The Journey from Juneau to Camp 17

The Journey from Juneau to Camp 17

Arianna Varuolo-Clarke

We started off on the morning of Tuesday, June 30th from the Home Depot Parking Lot in Juneau. The trail name is the Lemon Creek as it follows the Lemon Creek River which begins at the Lemon Creek Glacier. This is approximately our destination where the first camp of the season, Camp 17, as it is perched on a nunatak between Ptarmagin and Lemon Creek Glaciers. If we are travelling on the Lemon Creek trail along the Lemon Creek River which begins at the Lemon Creek glacier, then we must be close, right? But this is not the case. A full days hike lies between the Home Depot Parking lot and Camp 17.

We start off the hike walking through the rainforest. This may sound odd as we are hiking on to an icefield and but part of Juneau is classified as a temperate rainforest climate. Hiking through this rainforest includes the “Vertical Swamp”. The Vertical Swamp is a section of the hike in which it is relatively steep for about an hour. This section is also typically pretty wet with water running down the trail you are trying to ascend, hence the swamp part. Luckily it was not too swampy for us on this day, but it was indeed still very steep.

A little while after going through the Vertical Swamp, we ascend further above tree-line. At this point, the terrain mellows for a little while as we travel through rolling hills. We heard a few marmots on this part of the trail but I did not get to see any of them.  Soon we get to a point where we can see the Ptarmagin Glacier. This is the steep long glacier that now stands between my trail party and Camp 17. If we looked close enough through the clouds we could even see the camp, but we were still about 2 hours away. In order to get onto the glacier we first had to travel through the valley. We hike over landscape that was once covered by the glacier. Then we walk over snow for a little while and there are large exposed cliffs to our left as we are hiking. At one point our trail party leader, Adam, spots mountain goats on the cliffs. There were about 20 of them! I think I heard one as it was running along the cliff because I heard the distinct sound of heavy strong hooves hitting stone and reminded me of a horse galloping.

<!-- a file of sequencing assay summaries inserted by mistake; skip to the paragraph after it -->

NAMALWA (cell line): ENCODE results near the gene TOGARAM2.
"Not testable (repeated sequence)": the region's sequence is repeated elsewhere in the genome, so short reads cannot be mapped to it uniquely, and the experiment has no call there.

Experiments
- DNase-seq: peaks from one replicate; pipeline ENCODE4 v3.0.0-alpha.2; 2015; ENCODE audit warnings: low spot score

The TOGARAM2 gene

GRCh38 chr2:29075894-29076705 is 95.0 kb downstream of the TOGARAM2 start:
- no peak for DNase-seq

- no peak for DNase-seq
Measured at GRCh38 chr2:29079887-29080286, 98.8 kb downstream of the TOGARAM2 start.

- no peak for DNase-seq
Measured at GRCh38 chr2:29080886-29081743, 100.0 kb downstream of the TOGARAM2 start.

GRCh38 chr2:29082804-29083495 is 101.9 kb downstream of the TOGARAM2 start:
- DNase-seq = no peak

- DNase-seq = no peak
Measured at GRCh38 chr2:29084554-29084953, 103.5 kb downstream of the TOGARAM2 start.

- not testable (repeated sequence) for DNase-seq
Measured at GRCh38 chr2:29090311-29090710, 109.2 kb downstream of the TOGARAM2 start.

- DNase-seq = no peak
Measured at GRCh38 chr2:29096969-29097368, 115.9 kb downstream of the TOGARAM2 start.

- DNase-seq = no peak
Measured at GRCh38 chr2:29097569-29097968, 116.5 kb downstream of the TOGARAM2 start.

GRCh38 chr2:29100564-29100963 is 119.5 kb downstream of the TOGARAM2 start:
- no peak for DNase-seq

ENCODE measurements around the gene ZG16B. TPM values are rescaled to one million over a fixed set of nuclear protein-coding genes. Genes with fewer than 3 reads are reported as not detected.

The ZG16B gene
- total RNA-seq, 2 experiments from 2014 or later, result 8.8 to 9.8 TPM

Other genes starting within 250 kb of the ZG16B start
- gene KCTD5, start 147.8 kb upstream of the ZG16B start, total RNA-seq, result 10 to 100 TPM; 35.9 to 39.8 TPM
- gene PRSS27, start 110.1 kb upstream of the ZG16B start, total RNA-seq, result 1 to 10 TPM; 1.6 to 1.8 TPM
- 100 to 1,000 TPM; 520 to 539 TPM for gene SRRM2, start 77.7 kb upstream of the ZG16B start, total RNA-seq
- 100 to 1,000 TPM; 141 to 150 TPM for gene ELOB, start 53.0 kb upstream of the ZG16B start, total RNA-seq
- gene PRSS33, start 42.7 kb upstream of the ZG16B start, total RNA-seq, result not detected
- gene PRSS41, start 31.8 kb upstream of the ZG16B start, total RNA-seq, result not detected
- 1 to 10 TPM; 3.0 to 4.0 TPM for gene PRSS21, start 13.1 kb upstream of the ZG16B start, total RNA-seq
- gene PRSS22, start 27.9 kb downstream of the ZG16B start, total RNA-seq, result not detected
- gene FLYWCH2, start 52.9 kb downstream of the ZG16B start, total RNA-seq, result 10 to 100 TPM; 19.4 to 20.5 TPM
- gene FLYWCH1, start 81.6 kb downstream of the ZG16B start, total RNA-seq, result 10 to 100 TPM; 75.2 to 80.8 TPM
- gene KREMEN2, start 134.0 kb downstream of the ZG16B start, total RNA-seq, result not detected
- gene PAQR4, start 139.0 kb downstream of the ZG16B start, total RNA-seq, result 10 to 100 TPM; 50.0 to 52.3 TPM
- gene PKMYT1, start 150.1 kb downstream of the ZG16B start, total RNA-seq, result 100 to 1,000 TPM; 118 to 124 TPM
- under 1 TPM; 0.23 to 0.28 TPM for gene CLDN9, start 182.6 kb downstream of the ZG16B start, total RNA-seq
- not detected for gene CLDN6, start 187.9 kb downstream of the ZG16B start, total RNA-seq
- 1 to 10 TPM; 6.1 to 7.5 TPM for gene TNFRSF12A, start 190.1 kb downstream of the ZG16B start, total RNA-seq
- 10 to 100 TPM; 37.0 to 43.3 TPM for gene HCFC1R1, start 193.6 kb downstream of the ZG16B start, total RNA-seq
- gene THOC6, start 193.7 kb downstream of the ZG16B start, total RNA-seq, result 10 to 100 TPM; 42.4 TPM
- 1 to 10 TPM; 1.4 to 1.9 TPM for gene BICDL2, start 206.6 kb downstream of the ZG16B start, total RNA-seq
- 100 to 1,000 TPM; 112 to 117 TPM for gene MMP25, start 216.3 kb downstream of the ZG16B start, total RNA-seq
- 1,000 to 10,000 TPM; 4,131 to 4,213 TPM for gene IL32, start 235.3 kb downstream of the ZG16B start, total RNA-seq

View of Camp 17 from the outhouse, called the Venus Fly Trap. Photo by author.

View of Camp 17 from the outhouse, called the Venus Fly Trap. Photo by author.

Once we get onto the glacier we are about an hour long steep hike up the Ptarmagin until reaching Camp 17, our home for the next 10 or so days. To ascend this kind of terrain it is truly a matter of just one step in front of the other and one step at a time as we climb the glacier. Ibai, another field staff member, skied down to retrieve my backpack and that was one of the happiest moments of my day, only to be topped by finally arriving atop the nunatak at Camp 17. Some of the folks that had already arrived came out to cheer us on during the last bit of the hike. At the top there were a lot of high fives and hugs and we were all quickly rushed inside for dinner. When I walked into the cookshack it was like entering a new world:  the Icefield world. Everyone just looked so cozy and excited and they were all so welcoming. It was a really great experience and I look forward to the rest of the summer with more similar experiences!

  A view from Camp 17 looking towards the dead branch of the Norris Glacier. Photo by author.

A view from Camp 17 looking towards the dead branch of the Norris Glacier. Photo by author.